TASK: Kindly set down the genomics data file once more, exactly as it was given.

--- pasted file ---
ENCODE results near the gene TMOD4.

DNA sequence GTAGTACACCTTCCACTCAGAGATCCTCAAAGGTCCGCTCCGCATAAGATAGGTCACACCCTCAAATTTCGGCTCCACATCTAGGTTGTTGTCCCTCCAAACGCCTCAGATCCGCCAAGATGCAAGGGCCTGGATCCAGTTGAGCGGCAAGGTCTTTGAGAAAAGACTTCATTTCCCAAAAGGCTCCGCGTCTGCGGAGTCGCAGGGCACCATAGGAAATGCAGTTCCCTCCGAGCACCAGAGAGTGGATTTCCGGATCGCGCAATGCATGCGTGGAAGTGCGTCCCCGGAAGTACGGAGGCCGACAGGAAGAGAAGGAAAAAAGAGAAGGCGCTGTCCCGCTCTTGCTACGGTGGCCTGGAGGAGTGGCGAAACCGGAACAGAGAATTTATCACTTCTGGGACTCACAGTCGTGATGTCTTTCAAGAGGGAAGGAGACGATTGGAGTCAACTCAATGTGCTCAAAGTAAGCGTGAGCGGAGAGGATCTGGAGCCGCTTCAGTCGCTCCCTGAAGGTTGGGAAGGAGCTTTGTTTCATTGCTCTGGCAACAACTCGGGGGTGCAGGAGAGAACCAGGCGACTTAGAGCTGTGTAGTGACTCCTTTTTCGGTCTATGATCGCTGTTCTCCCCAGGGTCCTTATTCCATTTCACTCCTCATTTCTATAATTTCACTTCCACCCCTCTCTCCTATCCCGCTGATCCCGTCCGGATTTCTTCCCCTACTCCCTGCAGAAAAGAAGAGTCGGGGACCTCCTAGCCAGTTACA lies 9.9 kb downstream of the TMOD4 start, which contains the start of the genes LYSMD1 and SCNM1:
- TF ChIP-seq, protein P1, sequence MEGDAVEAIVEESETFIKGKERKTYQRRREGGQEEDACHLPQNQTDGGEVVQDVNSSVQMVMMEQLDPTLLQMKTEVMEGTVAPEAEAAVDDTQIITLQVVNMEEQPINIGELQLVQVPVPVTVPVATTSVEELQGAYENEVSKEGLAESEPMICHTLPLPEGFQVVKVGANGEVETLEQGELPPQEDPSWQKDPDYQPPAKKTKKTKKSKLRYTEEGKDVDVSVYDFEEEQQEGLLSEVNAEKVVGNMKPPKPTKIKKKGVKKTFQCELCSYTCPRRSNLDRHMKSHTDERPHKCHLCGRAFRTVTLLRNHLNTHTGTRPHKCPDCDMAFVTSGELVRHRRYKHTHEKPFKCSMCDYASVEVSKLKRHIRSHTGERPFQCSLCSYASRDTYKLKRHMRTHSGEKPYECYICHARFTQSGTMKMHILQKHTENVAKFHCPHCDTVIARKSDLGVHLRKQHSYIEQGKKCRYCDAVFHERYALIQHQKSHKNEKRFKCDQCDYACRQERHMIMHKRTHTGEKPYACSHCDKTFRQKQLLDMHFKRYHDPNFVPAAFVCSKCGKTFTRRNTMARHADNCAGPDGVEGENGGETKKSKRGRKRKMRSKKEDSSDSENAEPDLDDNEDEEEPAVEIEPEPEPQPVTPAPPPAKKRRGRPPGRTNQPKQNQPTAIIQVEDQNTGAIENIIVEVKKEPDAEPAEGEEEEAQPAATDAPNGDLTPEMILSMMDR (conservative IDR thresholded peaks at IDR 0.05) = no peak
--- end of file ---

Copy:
ENCODE results near the gene TMOD4.

DNA sequence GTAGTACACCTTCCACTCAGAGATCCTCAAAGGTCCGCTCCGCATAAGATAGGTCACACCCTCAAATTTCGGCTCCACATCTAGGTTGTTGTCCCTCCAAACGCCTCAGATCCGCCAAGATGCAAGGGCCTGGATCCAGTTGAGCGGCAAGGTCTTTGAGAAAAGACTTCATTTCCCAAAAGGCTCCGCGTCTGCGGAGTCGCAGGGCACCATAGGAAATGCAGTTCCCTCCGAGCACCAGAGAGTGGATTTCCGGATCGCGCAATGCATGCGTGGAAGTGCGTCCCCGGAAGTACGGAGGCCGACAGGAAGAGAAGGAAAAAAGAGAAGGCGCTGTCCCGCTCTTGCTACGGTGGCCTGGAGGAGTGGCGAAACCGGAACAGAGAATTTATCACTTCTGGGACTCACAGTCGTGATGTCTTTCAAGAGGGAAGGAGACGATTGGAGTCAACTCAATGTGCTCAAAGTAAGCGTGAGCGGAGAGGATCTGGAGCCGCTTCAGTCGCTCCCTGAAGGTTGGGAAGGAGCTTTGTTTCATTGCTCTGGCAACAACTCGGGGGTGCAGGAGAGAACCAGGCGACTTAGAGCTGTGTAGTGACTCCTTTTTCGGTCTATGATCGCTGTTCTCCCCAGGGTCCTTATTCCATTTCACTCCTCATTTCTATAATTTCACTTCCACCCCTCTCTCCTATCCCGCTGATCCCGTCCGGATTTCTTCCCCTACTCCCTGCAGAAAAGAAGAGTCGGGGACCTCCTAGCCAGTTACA lies 9.9 kb downstream of the TMOD4 start, which contains the start of the genes LYSMD1 and SCNM1:
- TF ChIP-seq, protein P1, sequence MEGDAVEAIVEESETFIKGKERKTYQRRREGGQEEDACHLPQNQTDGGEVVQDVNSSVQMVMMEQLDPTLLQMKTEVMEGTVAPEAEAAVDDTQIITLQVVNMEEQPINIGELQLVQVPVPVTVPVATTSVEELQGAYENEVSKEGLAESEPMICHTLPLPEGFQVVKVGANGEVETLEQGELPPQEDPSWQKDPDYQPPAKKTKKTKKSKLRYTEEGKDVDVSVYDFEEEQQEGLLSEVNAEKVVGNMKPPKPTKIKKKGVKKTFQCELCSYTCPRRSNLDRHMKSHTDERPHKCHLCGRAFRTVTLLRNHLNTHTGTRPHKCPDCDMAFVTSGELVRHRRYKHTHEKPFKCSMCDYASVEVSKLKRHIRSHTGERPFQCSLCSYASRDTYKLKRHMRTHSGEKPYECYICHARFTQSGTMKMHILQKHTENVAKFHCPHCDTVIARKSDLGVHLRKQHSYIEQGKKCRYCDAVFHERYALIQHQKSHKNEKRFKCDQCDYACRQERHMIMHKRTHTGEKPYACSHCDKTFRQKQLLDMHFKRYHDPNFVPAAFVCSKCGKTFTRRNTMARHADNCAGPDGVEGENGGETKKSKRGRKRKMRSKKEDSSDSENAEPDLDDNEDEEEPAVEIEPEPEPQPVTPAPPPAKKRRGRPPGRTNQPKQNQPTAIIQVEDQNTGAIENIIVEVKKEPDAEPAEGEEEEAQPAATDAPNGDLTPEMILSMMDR (conservative IDR thresholded peaks at IDR 0.05) = no peak